The role of adjuvant CTX and/or XRT has not been assessed for pulmonary TC in randomized studies. However, some of the patients in our sample had received adjuvant therapies. Through SEER-Medicare linked data-set, we were able to assess the role of adjuvant CTX. Though number of patients who received adjuvant CTX was small, we did not see survival advantage from it. Another group of investigators actually found a trend towards harm from adjuvant CTX in this patient population (16). Similarly, adjuvant XRT was also associated with detrimental effect on survival in the SEER-Medicare cohort of our study. Notably, adjuvant therapy is often advocated for patients who either have higher stage or residual disease which could be the case in the LR group in our study as they were more likely to receive adjuvant CTX compared to the SL-R group (14% vs. 7.7%). This intrinsic bias might also explain the negative effect noticed with the adjuvant strategy.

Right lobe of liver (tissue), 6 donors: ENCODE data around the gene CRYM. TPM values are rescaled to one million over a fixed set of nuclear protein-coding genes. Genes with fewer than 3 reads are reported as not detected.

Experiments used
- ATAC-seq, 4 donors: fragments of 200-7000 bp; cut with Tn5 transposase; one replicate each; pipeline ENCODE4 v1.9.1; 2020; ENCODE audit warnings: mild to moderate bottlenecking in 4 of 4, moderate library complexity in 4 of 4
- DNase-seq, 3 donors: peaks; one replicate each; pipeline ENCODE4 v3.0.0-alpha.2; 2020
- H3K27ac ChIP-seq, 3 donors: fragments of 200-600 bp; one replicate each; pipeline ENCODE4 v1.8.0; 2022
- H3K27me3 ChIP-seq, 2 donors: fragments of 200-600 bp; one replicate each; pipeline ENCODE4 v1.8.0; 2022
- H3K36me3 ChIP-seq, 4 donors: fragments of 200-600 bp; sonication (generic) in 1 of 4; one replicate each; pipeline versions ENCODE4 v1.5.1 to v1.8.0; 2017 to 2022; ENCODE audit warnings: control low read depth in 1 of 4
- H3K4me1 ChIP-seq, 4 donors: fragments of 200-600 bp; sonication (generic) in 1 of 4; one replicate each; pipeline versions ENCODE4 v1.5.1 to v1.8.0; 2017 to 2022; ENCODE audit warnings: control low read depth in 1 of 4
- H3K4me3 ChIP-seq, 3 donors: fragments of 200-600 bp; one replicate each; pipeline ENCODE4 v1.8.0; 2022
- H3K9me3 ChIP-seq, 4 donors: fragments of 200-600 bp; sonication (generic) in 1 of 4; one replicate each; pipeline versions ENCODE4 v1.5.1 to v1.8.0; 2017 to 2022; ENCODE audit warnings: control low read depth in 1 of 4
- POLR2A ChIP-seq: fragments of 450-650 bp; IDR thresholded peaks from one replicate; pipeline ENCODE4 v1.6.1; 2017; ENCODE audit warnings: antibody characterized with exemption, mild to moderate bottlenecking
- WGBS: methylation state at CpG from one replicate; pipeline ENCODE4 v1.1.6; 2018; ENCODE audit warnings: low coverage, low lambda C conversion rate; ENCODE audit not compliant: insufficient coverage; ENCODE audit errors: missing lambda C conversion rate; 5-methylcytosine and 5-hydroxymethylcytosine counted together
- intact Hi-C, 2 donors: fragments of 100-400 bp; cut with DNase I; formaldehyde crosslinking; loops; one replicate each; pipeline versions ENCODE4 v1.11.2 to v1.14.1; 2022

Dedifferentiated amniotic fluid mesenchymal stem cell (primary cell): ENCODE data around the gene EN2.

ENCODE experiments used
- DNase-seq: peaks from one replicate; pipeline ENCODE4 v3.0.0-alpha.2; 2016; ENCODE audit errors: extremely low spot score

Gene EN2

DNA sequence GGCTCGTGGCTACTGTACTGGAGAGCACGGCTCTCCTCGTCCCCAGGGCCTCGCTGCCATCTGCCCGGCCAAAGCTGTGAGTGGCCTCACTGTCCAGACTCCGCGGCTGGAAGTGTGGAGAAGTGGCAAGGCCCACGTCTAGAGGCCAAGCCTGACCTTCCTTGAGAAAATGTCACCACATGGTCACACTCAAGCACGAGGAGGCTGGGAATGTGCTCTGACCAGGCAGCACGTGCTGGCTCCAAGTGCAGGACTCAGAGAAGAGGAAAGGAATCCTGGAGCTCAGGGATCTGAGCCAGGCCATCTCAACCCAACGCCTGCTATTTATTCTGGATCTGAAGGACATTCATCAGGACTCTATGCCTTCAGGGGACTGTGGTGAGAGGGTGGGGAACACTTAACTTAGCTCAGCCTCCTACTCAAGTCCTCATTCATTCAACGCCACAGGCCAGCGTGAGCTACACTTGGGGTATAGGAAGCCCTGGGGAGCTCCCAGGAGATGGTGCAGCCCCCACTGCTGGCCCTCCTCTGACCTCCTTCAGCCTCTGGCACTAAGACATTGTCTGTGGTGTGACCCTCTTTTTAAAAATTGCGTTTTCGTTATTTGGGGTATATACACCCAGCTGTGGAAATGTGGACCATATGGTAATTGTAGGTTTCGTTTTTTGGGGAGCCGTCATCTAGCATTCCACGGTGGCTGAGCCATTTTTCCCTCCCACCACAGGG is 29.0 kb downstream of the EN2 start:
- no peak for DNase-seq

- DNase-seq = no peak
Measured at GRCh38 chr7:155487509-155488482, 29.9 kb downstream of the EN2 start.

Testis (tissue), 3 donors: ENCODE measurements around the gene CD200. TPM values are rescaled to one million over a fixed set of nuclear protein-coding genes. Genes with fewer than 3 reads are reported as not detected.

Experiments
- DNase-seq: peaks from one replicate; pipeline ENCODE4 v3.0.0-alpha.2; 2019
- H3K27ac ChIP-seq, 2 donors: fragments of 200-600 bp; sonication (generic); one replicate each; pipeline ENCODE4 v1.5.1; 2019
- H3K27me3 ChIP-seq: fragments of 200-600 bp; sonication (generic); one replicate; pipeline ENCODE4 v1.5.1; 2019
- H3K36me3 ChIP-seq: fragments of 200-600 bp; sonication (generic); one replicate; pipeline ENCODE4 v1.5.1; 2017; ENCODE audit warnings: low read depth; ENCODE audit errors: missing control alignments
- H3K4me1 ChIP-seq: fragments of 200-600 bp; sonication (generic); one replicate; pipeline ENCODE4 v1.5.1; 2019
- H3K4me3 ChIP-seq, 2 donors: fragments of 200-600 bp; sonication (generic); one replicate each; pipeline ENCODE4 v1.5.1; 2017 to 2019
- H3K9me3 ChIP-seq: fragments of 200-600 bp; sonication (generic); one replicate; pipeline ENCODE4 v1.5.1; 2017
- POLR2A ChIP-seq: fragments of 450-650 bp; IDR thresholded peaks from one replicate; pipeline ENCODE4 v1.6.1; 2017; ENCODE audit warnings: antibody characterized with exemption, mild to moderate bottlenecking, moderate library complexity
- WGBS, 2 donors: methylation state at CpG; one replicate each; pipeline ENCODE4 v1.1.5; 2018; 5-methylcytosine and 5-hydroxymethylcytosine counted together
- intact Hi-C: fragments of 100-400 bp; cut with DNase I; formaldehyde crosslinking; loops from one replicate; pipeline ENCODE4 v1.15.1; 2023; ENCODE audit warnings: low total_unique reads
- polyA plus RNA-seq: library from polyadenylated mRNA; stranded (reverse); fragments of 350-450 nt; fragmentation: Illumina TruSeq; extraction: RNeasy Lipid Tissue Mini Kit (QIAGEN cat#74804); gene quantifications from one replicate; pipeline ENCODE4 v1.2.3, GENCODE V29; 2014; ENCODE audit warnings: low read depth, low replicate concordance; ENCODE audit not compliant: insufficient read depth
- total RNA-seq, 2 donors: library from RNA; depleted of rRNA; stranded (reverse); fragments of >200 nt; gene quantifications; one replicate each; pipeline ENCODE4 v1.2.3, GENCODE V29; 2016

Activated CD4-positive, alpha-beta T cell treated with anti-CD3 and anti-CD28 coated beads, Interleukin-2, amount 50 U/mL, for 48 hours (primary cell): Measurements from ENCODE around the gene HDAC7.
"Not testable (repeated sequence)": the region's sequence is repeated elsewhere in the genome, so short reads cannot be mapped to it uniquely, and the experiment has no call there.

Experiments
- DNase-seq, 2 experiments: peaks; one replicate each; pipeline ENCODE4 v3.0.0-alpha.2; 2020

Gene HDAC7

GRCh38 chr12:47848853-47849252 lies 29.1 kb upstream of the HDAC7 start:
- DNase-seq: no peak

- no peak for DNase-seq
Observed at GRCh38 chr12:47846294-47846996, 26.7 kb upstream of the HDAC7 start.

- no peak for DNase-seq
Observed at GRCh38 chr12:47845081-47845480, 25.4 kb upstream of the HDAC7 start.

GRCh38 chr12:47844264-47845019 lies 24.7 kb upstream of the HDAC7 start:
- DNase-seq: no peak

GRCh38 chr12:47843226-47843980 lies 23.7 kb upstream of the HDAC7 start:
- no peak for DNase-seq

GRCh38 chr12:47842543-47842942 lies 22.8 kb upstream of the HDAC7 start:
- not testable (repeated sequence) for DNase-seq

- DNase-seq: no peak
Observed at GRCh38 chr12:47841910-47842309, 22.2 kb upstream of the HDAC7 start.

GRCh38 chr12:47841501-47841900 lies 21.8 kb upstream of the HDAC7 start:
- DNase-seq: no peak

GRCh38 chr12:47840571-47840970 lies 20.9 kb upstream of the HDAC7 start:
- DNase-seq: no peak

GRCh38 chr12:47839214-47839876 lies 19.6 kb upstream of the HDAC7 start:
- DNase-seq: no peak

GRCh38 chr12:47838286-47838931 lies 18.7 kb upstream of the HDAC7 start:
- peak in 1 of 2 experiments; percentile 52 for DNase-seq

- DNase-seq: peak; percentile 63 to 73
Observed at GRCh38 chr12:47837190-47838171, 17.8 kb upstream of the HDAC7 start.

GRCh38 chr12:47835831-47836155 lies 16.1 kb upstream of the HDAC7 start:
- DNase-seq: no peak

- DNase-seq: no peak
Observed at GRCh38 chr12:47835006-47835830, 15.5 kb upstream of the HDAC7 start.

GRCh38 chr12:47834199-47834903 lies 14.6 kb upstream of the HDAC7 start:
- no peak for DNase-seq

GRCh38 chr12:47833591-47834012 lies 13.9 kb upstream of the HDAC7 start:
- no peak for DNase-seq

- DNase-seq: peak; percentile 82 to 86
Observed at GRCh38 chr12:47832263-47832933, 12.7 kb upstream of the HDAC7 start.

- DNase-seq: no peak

When surgery cannot be performed, XRT and/or bronchoscopy guided ablative procedures (laser, cryosurgery, or thermal ablation) are sometimes employed. We noticed, 22% of the patients in our study did not receive surgery and this was associated with worse overall survival. The majority of these patients were older than 75 years (67%) and had localized disease (74%) with greater comorbidity. There was no significant difference in the COPD rates between the NS and surgery groups (P=0.065) which is likely a reflection of poor association of TC with smoking. As anticipated, a significant proportion of the patients in the NS group received XRT. Besides XRT, we could not reliably assess if these NS patients received other treatment modalities such as bronchoscopic guided ablative procedures or other therapies. Unexpectedly, XRT did not provide survival advantage over “NS”; instead it was associated with inferior survival. This was independent of patients’ age, sex, race, cancer stage and comorbid conditions. It is important to interpret this with caution, as the patients in the NS group might have received other alternative therapies, and impact of those therapies could not be assessed due to the retrospective nature of our study.